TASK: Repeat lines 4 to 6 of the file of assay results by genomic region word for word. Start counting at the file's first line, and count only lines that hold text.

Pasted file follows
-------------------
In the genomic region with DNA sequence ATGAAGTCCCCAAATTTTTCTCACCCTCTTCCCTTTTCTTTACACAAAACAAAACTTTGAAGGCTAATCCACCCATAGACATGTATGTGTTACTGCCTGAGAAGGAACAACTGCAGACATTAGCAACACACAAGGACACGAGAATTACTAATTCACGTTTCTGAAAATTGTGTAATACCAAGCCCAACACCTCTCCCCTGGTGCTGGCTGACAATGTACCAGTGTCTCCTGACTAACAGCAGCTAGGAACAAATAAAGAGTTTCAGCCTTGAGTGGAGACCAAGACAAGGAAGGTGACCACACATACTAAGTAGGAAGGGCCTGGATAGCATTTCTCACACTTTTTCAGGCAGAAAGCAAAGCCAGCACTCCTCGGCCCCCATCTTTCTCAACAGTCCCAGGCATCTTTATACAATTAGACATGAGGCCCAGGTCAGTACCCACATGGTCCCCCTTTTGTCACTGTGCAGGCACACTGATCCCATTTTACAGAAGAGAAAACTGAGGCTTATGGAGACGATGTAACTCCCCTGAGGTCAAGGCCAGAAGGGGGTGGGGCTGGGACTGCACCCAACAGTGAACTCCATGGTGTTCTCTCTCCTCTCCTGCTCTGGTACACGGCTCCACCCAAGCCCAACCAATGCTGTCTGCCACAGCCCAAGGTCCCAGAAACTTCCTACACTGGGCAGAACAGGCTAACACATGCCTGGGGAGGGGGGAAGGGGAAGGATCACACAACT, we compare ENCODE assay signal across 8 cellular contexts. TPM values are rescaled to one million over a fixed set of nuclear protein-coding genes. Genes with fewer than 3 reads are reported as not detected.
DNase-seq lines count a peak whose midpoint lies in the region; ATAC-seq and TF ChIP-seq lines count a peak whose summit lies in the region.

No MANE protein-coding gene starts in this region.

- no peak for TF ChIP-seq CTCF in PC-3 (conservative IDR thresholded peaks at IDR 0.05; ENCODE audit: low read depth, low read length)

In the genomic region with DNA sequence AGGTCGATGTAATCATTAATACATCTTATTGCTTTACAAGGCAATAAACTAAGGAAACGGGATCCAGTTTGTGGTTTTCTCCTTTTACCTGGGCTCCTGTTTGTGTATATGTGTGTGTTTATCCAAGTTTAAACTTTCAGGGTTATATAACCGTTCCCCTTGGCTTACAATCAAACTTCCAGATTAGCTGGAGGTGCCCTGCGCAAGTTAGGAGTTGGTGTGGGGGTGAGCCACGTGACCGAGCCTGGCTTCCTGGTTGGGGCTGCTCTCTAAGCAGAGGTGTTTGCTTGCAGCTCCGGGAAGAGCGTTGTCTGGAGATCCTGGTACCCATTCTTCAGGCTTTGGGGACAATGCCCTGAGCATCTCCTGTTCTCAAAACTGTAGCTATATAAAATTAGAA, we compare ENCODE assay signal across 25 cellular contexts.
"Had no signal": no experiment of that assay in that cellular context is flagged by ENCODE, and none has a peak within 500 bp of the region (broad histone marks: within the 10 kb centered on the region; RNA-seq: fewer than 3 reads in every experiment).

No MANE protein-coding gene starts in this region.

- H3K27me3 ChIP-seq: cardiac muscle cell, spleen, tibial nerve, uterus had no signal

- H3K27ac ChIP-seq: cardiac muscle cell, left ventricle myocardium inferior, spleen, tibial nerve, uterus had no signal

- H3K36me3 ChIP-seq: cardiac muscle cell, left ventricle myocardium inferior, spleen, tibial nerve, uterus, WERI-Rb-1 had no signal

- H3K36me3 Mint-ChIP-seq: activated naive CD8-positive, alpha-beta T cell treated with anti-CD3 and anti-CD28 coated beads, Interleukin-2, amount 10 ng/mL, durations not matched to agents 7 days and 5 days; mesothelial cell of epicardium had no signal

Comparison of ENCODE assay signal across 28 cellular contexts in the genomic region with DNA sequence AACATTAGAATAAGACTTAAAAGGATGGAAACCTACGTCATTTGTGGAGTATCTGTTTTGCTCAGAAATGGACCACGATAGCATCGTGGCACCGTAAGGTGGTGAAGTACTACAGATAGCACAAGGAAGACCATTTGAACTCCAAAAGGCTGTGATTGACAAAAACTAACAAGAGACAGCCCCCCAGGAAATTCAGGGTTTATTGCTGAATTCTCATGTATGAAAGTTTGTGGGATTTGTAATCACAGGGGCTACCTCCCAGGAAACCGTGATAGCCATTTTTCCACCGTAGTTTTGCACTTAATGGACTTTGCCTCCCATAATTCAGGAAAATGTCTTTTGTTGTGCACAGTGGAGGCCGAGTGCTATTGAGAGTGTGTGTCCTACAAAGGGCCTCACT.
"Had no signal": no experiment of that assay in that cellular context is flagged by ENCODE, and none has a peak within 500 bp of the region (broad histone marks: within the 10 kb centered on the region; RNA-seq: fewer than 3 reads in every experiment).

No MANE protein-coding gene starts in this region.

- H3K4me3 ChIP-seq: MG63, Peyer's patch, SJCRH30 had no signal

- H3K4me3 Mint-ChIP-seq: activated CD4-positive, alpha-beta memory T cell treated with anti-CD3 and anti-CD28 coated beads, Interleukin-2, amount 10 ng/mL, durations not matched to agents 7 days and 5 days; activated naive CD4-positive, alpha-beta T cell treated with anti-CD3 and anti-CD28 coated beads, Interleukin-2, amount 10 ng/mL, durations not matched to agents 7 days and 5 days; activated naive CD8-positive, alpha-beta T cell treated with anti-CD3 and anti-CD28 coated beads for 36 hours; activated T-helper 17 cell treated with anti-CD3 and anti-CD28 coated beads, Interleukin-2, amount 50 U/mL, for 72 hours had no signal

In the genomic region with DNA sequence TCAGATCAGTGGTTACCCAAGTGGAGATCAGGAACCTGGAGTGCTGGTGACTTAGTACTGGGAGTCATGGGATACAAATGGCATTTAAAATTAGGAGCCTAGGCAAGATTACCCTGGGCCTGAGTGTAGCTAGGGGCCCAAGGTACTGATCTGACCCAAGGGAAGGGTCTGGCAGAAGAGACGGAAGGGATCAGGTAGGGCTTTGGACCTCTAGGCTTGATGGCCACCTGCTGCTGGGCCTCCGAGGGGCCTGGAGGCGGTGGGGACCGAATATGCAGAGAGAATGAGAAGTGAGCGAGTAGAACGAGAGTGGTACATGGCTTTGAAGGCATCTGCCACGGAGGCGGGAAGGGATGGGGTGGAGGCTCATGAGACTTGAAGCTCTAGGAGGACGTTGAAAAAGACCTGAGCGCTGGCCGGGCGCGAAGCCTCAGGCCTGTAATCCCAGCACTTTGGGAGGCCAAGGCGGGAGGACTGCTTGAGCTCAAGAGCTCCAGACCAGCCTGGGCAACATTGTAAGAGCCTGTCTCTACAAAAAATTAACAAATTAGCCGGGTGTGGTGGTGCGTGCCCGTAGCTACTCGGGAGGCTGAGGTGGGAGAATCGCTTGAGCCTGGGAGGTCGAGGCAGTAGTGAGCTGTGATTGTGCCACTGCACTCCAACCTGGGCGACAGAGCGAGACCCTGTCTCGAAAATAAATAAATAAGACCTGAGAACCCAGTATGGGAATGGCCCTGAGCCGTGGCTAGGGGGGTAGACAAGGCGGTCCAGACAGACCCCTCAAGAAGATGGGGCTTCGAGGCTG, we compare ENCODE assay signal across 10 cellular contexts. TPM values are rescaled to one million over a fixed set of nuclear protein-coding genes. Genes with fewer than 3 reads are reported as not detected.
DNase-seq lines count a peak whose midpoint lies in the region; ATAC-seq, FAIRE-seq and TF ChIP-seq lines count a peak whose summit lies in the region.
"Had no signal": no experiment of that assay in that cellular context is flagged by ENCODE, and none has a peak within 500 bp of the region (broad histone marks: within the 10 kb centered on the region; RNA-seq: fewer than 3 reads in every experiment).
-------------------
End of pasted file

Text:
- no peak for TF ChIP-seq CTCF in PC-3 (conservative IDR thresholded peaks at IDR 0.05; ENCODE audit: low read depth, low read length)

In the genomic region with DNA sequence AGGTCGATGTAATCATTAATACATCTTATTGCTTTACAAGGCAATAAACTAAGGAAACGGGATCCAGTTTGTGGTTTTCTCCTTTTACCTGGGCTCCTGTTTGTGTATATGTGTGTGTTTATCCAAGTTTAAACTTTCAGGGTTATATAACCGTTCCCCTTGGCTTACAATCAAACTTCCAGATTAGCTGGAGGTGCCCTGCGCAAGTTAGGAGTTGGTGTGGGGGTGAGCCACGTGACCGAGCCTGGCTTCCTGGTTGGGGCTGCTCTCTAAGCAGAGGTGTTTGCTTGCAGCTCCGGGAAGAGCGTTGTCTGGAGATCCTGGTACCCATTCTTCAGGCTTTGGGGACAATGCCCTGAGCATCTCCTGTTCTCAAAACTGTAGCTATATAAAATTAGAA, we compare ENCODE assay signal across 25 cellular contexts.
"Had no signal": no experiment of that assay in that cellular context is flagged by ENCODE, and none has a peak within 500 bp of the region (broad histone marks: within the 10 kb centered on the region; RNA-seq: fewer than 3 reads in every experiment).